Friday, July 3, 2015

Vrain - Rendez Blue

The 80s Never Ended In Japan

Sometimes, you struggle trying to describe an album. The band could play some really bizarre style or perhaps incorporate a huge variety of elements into their music. Or maybe the music is just dizzily complex and difficult to digest let alone try to articulate. Vrain is actually none of that. In fact, this entire album can be summed up with just one simple word, “fun.”

Supposedly, Vrain had spit out a couple of EPs in the early 2000s, but the main songwriter and drummer, Miya (the only remaining original member of the band), finally found a solid foundation by 2006 with the release of their Emerald EP on Black-listed Productions. Emerald saw the addition of vocalist/keyboardist Hiro as well as Kassy on bass and Nodoichi on guitars. Presumably, the label and the band members were quite in sync with each other and just a year later they put out their debut album, Rendez Blue.

Rendez Blue is a nice step up from Emerald with catchier songwriting and more diversity; something later releases unfortunately have yet to match (although the White Storm EP comes close). The overall mood of the album can be quickly gathered from the first few seconds of the opening track, Rise. The cheesy, techno-like synthesizer intro is not fooling you at all. This is extremely upbeat, keyboard-laden power metal. Understandably, this description could immediately lead readers to believe that Vrain has no bite and are nothing more than a few power chords behind obnoxious keys.

Fortunately, this isn't the case. Rise is a fast song full of interesting musical ideas and lays the template for what this album sounds like. Vrain actually does stand out quite a bit from the horde of J-power metal bands given how much they embrace the 80s aesthetic and how well it actually works. The guitar tone is quite sharp and light (feeling rather 80s-esque), and the keyboard parts are quite active in the music, adding lots of melodies and countermelodies while also screaming 80s. For further confirmation, just take a look at their band pictures. Often, keyboard-heavy power metal bands are devoid of riffs and dully plod along, but Vrain knows their strengths and sticks to lightning fast riffs embellished by cheesy keys that are just plain fun.

As expected of the Japanese, the bass guitar is quite audible thanks to the light guitar tone, and Kassy adds lots of counterpoint and some leads to the music. Miya gives a strong performance in the back adding plenty of interesting fills and varied drum beats. Nodoichi is a fantastic guitar player (check out the band's rendition of Flight of the Bumblebee on 熊ん蜂の飛行) who can shred some really nice solos and strong leads making it a shame that he basically disappeared from the scene after his brief time with Vrain. As always, the vocalist is where most western listeners will give up, but Hiro's voice is surprisingly normal. She is in a completely standard range (no piercing shrills), uses only moderate vibrato, and has a quite pleasant tone. Of course, most of the lyrics are in Japanese, but that would be a poor reason to pass up on the band.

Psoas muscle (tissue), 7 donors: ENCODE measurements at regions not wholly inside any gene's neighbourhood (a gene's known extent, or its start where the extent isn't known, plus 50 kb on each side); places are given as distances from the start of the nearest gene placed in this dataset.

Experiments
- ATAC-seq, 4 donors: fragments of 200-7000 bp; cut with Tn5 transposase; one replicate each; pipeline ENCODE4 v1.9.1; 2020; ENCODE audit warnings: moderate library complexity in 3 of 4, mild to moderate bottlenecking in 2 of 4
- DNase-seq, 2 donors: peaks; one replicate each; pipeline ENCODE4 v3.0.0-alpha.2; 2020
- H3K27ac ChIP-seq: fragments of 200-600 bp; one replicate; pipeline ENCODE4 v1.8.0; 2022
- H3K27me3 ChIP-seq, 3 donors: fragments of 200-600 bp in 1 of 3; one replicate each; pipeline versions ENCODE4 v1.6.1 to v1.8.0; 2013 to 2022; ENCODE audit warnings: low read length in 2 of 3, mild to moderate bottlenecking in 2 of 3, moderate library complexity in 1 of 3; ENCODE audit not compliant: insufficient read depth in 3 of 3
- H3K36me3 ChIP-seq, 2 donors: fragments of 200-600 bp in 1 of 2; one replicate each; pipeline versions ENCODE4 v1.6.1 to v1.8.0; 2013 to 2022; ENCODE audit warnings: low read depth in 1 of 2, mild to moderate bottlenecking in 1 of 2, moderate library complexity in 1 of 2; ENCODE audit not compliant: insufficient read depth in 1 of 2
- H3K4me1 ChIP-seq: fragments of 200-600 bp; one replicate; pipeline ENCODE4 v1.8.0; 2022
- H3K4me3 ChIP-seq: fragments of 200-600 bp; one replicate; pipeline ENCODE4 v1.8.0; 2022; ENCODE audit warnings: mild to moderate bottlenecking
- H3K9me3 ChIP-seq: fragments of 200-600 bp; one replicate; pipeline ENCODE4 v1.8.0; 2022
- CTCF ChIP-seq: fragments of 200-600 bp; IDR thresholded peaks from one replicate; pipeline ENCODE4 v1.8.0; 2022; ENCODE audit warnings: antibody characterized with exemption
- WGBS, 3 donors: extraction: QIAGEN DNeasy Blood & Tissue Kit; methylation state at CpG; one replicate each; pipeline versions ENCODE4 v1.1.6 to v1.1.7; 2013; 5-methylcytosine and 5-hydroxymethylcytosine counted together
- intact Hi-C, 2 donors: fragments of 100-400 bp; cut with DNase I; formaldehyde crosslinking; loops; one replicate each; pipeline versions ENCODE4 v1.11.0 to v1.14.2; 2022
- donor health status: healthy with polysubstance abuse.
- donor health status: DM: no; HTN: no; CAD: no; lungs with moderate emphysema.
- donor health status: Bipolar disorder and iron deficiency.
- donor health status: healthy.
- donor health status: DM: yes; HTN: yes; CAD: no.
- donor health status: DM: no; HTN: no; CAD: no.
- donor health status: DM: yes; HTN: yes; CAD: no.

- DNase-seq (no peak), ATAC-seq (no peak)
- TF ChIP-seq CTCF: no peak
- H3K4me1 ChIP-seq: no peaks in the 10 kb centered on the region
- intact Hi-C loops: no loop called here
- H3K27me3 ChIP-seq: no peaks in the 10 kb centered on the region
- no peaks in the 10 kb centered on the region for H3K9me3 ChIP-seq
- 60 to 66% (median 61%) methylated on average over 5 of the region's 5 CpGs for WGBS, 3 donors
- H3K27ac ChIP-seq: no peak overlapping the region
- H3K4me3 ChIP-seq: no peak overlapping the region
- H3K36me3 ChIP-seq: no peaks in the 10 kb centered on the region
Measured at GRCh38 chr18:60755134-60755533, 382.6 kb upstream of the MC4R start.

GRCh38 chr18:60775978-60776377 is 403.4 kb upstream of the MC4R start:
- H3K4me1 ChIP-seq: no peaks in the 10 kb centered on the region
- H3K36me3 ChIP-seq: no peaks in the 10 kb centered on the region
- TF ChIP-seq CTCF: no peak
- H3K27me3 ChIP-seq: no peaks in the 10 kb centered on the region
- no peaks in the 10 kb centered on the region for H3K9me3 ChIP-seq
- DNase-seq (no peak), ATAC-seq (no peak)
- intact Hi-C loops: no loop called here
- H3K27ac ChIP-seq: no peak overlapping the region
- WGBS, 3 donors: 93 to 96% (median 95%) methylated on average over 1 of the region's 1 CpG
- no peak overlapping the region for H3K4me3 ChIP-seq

Ultimately, the biggest strength of the band lies in the ability to craft extremely catchy and fun power metal while displaying a good amount of instrumental prowess. The previously mentioned keyboard intro to Rise is guaranteed to be instantly memorable and the rest of the music naturally follows. The album more or less stays true to the anthem of light, fast and fun power metal, but there are a few standouts of note here.

The third track, Moonlight Rendezvous, isn't actually metal at all, but it's really cool. Jazz enthusiasts will have to forgive me for my uncertainty in pinning down the subgenre, but it's essentially in the vein of smooth, cool or bossa nova jazz. There's the walking bass lines, jazzy drumming, light melodic guitar lines and some cool synths floating on top. It's like the music of an 80s sci-fi film in a futuristic bar orbiting Jupiter. I'm abusing this word a lot, but it's just a really fun, upbeat song that you just can't help smiling at.

On the flip side, the fifth track, Shooot!! (yes, that's how it's spelled), is an absolute speed demon. Although I have said that this album is fairly light in tone, this song in particular is completely headbangable. The first thing you'll notice from the monophonic keyboard is that the tempo is insanely fast. Once the rest of the band comes in, you are greeted with an absolutely awesome speed metal riff. What's quite nice is that the song never resorts to 16-note chugging, but instead mixes it up by having lots of chord variation. This is probably my personal favorite track on the album.

As for the negatives, the production is not quite as clean as it should be. At the time, Black-listed Productions was a tiny label (this was just the label's 16th release), so it's not surprising that they didn't many resources. The mix itself is great, but there's a little noise at the upper frequencies that hamper the experience a bit. This is most evident on Hiro's higher notes in the ballad, Sandglass, which is also not a particularly strong song and possibly skippable for some. I also feel that the second half of the album is not quite as strong as the first half other than the band's version of Flight of the Bumblebee.

But these are all just minor quibbles. Vrain's Rendez Blue is fairly unique in the scene and is highly enjoyable while having a good amount of nuance to the music. For those who don't mind cheesy power metal, this is undoubtedly a worthy album to own.

Rating: 90/100

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